When interacting with clients or potential clients, you need to be very deliberate with your language.
Certain words or phrases can come across as unprofessional, while others might be too verbose or confusing. To impress clients, you don’t need to learn a whole new set of complicated vocabulary words. You just need to find the right balance of professional and relate-able.
Below are words and phrases you might consider to make the most of your next client opportunity.
Impress Your Clients With. . .
First and foremost, client interactions shouldn’t be one-sided.
You should think about your relationships with clients as collaborations rather than just you providing a product or service to them. This means you should ask for their input and ideas throughout the communication process. If you communicate this sense of collaboration throughout the process, clients will likely feel more comfortable working with you.
If you want clients to do business with you, you need to show them how you will deliver value to them.
A value proposition is a promise to deliver value to their experience. Using this term puts the emphasis on your client and their experience. It reminds them what they are getting out of the experience, which is why they are doing business with you in the first place.
Overall, your interactions with clients should stay focused on your main goals and what you can do for them. Having a clear list of objectives will help you stay on topic. That should impress your clients.
To accomplish your goals, you need a plan. And you need to be able to show your clients how you intend to accomplish those goals.
Action items are pieces of your plan that you need to accomplish along the way. And including these in conversations with clients will show them that you know exactly how to accomplish what you set out to do.
Throughout your interactions with clients, you should try to keep the emphasis on the benefits your clients can receive by doing business with you.
Instead of going into the specifications of your offering, this term keeps the conversation focused on the client’s needs and what you can do for them.
KPI stands for Key Performance Indicator, which is a measurement used to measure the success of an activity. This is important when interacting with clients, because you need to continually prove that your product or service is working for them.
Having a measurement or indicator shows clients that you are confident in your offering and willing to back it up with facts.
Ultimately, what your client cares about is their return on investment, or ROI. What are they getting for their money? Using this term gives them specific answers and shows them that you are concerned with the value they receive from you.
When developing long-term relationships with clients, their needs will likely change over time. That means your offerings will need to change and evolve with them if you want to keep them as clients.
Showing that you can scale along with your clients will help them feel more secure sticking with you for a long time, which could make them more likely to do business with you in the first place.
In many cases, your clients’ needs and your offerings will rely on certain trends. For example, if you’re a content marketing agency working with retail brands, you need to be aware of the trends in the retail industry.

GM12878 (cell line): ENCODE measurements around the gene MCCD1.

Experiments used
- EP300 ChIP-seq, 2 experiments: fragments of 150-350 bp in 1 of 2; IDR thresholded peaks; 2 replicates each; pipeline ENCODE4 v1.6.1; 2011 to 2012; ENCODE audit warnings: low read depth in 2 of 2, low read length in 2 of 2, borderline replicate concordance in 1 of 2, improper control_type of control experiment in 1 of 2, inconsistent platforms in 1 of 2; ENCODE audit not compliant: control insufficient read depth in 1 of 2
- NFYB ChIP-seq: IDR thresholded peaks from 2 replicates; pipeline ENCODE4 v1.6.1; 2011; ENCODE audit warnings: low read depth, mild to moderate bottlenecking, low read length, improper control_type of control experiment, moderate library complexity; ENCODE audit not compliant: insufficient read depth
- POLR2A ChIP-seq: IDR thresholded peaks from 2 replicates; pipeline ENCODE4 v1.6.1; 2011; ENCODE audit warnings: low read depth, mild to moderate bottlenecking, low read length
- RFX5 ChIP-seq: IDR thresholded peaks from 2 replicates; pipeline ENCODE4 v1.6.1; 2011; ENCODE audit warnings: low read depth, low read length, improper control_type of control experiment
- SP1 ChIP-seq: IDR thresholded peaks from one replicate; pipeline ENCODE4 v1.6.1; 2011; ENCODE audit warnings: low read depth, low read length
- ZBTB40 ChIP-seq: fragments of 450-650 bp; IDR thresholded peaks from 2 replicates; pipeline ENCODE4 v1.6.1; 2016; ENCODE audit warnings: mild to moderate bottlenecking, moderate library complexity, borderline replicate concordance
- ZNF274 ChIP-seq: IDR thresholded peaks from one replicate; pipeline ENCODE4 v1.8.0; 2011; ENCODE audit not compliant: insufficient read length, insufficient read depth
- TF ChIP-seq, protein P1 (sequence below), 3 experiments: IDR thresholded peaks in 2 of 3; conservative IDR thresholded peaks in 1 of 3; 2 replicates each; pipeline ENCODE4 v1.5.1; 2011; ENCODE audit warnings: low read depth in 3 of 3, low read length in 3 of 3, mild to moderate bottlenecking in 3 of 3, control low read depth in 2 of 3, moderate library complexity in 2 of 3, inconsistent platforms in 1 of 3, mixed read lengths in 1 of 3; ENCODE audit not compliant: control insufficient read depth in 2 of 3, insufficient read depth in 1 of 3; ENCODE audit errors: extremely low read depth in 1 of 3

Including a trend analysis when interacting with clients shows them that you’ve done your research and that your offering fits with relevant industry trends.
Engagement is the rate at which potential customers interact with your business or marketing efforts. It’s a common goal for all types of businesses, and even individuals, particularly in the social media age.
Depending on the type of clients you work with, increasing engagement could be a very big part of your interaction with clients.
This is another term related to the reach of your marketing efforts. But instead of focusing on how people interact with your marketing content, it focuses on how many people your social marketing might impact.
Again, you need to be sure that your interactions with clients are focused on a clear list of goals. So, you need to be able to communicate that focus to clients. If you do, then they’ll know you won’t get distracted from what they initially hired you to accomplish.
Problems will inevitably arise from time to time when dealing with clients. But instead of calling them problems, you should look at them as opportunities for growth or innovation. This will show clients that you can help them even through the tough times and shows that you are able to solve problems in a creative way.
When pitching to clients, you want to keep the conversation focused on them. But you are ultimately the knowledgeable one about your industry. So, you shouldn’t be afraid to offer your expertise and recommendations to clients or potential clients. This shows that you are an expert in your field and helps improve your clients’ experiences with you.
After you’ve worked with a client on a project, you should have some idea of the results. No matter what method you use to keep track of those results, you should have a concrete way of showing clients how effective your offering was for them. Those results are what will drive clients to do business with you again.
Dictionary Page Photo via Shutterstock